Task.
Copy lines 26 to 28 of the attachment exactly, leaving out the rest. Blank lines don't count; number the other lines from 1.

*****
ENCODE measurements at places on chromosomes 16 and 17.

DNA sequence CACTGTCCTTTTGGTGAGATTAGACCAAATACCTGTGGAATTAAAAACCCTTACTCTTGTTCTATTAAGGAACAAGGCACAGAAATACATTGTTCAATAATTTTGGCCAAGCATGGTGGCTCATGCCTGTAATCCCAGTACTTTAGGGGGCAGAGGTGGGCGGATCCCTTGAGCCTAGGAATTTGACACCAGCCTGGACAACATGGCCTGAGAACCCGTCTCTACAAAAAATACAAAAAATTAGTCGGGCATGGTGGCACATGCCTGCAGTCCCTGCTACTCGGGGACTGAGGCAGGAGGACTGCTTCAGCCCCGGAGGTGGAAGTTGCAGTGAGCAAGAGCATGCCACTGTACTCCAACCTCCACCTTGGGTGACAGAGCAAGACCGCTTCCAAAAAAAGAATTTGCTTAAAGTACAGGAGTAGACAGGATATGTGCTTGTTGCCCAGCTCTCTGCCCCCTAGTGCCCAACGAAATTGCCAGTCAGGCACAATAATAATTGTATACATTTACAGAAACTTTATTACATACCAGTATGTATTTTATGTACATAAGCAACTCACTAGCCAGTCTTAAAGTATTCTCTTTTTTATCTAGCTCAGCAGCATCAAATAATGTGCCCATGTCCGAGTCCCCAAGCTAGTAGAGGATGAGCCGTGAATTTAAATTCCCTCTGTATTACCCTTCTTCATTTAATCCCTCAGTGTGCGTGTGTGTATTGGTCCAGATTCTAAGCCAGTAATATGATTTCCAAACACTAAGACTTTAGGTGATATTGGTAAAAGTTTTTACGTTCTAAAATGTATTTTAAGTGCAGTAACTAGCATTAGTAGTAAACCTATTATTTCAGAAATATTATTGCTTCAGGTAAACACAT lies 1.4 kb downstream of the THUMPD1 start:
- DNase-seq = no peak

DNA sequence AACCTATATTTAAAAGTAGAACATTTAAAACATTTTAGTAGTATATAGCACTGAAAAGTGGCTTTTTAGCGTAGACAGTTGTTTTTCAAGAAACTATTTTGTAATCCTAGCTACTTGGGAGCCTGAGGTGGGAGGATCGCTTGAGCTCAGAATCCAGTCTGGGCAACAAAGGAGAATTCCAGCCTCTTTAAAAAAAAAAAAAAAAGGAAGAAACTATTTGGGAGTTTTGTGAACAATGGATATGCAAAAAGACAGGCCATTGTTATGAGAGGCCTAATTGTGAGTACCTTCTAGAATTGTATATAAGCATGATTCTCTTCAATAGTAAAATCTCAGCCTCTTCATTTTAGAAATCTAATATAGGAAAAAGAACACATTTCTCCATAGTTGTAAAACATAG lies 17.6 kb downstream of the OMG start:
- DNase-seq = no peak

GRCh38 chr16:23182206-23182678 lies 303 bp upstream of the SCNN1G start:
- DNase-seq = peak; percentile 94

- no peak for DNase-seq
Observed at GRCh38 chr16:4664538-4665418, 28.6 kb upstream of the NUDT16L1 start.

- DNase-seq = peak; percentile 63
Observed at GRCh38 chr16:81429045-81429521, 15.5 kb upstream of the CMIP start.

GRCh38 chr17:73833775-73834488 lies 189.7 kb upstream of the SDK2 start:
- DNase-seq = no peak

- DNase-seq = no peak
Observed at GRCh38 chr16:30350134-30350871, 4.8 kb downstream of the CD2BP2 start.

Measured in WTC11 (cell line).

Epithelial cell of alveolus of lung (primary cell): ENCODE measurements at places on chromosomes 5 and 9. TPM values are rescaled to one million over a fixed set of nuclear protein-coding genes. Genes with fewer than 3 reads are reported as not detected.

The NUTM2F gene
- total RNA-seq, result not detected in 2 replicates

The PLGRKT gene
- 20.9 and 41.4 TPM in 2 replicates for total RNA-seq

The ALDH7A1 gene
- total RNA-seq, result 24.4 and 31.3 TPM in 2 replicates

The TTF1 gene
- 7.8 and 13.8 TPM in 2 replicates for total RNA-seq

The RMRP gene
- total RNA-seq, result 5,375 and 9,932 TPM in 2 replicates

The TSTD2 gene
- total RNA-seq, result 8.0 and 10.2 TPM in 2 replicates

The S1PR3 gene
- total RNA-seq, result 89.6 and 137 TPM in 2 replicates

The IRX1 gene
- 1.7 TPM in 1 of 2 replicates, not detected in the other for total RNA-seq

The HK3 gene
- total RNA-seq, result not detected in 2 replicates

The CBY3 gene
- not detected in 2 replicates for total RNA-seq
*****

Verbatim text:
The RMRP gene
- total RNA-seq, result 5,375 and 9,932 TPM in 2 replicates

The TSTD2 gene